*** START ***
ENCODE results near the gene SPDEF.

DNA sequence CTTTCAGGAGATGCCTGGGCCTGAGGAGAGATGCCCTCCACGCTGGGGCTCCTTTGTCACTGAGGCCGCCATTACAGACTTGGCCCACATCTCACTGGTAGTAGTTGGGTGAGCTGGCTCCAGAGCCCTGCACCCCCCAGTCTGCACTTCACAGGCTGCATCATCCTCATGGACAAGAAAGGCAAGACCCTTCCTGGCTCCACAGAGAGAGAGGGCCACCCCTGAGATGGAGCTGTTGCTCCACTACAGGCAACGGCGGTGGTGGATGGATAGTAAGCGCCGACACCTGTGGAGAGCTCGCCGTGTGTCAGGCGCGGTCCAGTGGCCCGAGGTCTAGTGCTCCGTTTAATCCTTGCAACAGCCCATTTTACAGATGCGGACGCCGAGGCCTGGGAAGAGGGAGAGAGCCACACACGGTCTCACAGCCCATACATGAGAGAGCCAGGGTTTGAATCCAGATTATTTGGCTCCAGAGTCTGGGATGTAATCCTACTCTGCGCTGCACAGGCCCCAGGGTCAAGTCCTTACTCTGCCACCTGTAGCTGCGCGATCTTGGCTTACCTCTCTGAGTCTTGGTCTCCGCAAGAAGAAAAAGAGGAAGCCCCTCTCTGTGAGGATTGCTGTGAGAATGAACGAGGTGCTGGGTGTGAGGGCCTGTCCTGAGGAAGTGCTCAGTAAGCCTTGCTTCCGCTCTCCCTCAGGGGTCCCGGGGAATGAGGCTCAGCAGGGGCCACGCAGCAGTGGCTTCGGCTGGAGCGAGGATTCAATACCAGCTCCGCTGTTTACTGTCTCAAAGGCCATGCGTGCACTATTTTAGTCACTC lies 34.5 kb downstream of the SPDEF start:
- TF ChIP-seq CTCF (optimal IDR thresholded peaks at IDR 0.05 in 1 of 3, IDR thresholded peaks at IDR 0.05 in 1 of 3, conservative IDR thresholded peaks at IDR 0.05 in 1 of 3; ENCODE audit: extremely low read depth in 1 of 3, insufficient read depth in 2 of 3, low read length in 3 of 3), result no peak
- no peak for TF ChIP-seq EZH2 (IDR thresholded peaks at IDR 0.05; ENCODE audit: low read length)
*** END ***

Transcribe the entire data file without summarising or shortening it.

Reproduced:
ENCODE results near the gene SPDEF.

DNA sequence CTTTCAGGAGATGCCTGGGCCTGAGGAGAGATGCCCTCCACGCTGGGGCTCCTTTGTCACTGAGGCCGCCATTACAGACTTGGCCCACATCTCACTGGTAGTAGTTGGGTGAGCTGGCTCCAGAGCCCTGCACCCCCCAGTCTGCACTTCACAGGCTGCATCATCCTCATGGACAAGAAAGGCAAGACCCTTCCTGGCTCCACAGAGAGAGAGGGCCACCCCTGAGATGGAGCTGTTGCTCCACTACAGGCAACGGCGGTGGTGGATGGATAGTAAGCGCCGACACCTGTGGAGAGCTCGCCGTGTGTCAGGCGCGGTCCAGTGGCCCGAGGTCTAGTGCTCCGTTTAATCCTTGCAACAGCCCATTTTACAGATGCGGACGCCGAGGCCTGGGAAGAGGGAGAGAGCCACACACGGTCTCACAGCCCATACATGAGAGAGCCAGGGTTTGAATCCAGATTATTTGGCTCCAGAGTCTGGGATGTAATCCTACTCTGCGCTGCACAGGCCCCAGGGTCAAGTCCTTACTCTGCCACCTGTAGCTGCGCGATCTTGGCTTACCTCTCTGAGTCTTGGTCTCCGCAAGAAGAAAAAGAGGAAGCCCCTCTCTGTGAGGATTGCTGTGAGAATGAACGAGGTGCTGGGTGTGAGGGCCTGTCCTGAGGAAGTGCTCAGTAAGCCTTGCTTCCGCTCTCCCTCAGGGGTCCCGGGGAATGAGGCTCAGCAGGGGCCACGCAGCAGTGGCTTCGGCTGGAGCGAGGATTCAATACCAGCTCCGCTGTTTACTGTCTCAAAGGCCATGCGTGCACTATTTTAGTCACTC lies 34.5 kb downstream of the SPDEF start:
- TF ChIP-seq CTCF (optimal IDR thresholded peaks at IDR 0.05 in 1 of 3, IDR thresholded peaks at IDR 0.05 in 1 of 3, conservative IDR thresholded peaks at IDR 0.05 in 1 of 3; ENCODE audit: extremely low read depth in 1 of 3, insufficient read depth in 2 of 3, low read length in 3 of 3), result no peak
- no peak for TF ChIP-seq EZH2 (IDR thresholded peaks at IDR 0.05; ENCODE audit: low read length)